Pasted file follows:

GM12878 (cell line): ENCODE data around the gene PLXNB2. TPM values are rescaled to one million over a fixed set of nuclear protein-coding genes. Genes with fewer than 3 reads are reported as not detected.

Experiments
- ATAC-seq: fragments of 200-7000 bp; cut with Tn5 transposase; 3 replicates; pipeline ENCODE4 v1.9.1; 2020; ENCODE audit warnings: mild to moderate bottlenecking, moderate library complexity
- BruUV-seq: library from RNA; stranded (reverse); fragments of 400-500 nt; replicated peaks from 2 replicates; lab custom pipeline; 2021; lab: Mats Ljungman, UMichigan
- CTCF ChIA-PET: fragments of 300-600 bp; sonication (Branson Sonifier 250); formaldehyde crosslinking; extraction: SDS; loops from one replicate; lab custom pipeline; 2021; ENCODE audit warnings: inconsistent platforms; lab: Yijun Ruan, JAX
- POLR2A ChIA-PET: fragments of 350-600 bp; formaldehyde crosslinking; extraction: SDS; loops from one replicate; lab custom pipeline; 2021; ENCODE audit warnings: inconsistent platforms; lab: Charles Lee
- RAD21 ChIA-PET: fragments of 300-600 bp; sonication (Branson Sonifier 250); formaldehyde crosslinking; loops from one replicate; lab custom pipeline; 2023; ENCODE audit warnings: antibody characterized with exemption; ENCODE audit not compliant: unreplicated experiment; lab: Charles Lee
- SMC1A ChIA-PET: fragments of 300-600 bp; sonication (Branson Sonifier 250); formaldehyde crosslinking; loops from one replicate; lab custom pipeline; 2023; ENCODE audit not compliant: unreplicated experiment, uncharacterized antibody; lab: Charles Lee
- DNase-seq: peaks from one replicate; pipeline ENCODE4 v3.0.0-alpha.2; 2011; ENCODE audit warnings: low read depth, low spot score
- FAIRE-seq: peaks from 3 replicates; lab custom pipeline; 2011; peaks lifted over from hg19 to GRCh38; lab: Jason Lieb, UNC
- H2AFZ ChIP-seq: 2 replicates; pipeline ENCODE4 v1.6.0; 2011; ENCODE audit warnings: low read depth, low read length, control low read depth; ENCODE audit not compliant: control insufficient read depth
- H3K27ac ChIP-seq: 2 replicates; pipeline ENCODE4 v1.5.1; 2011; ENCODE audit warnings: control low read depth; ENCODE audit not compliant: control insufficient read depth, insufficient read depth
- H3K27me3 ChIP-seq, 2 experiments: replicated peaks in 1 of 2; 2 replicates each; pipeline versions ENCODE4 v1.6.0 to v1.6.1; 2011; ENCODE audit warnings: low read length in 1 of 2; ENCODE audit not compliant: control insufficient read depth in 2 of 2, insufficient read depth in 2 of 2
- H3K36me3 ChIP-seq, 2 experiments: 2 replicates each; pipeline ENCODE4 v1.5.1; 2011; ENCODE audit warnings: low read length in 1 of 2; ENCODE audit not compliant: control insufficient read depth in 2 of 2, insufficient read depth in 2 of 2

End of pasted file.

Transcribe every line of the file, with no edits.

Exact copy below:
GM12878 (cell line): ENCODE data around the gene PLXNB2. TPM values are rescaled to one million over a fixed set of nuclear protein-coding genes. Genes with fewer than 3 reads are reported as not detected.

Experiments
- ATAC-seq: fragments of 200-7000 bp; cut with Tn5 transposase; 3 replicates; pipeline ENCODE4 v1.9.1; 2020; ENCODE audit warnings: mild to moderate bottlenecking, moderate library complexity
- BruUV-seq: library from RNA; stranded (reverse); fragments of 400-500 nt; replicated peaks from 2 replicates; lab custom pipeline; 2021; lab: Mats Ljungman, UMichigan
- CTCF ChIA-PET: fragments of 300-600 bp; sonication (Branson Sonifier 250); formaldehyde crosslinking; extraction: SDS; loops from one replicate; lab custom pipeline; 2021; ENCODE audit warnings: inconsistent platforms; lab: Yijun Ruan, JAX
- POLR2A ChIA-PET: fragments of 350-600 bp; formaldehyde crosslinking; extraction: SDS; loops from one replicate; lab custom pipeline; 2021; ENCODE audit warnings: inconsistent platforms; lab: Charles Lee
- RAD21 ChIA-PET: fragments of 300-600 bp; sonication (Branson Sonifier 250); formaldehyde crosslinking; loops from one replicate; lab custom pipeline; 2023; ENCODE audit warnings: antibody characterized with exemption; ENCODE audit not compliant: unreplicated experiment; lab: Charles Lee
- SMC1A ChIA-PET: fragments of 300-600 bp; sonication (Branson Sonifier 250); formaldehyde crosslinking; loops from one replicate; lab custom pipeline; 2023; ENCODE audit not compliant: unreplicated experiment, uncharacterized antibody; lab: Charles Lee
- DNase-seq: peaks from one replicate; pipeline ENCODE4 v3.0.0-alpha.2; 2011; ENCODE audit warnings: low read depth, low spot score
- FAIRE-seq: peaks from 3 replicates; lab custom pipeline; 2011; peaks lifted over from hg19 to GRCh38; lab: Jason Lieb, UNC
- H2AFZ ChIP-seq: 2 replicates; pipeline ENCODE4 v1.6.0; 2011; ENCODE audit warnings: low read depth, low read length, control low read depth; ENCODE audit not compliant: control insufficient read depth
- H3K27ac ChIP-seq: 2 replicates; pipeline ENCODE4 v1.5.1; 2011; ENCODE audit warnings: control low read depth; ENCODE audit not compliant: control insufficient read depth, insufficient read depth
- H3K27me3 ChIP-seq, 2 experiments: replicated peaks in 1 of 2; 2 replicates each; pipeline versions ENCODE4 v1.6.0 to v1.6.1; 2011; ENCODE audit warnings: low read length in 1 of 2; ENCODE audit not compliant: control insufficient read depth in 2 of 2, insufficient read depth in 2 of 2
- H3K36me3 ChIP-seq, 2 experiments: 2 replicates each; pipeline ENCODE4 v1.5.1; 2011; ENCODE audit warnings: low read length in 1 of 2; ENCODE audit not compliant: control insufficient read depth in 2 of 2, insufficient read depth in 2 of 2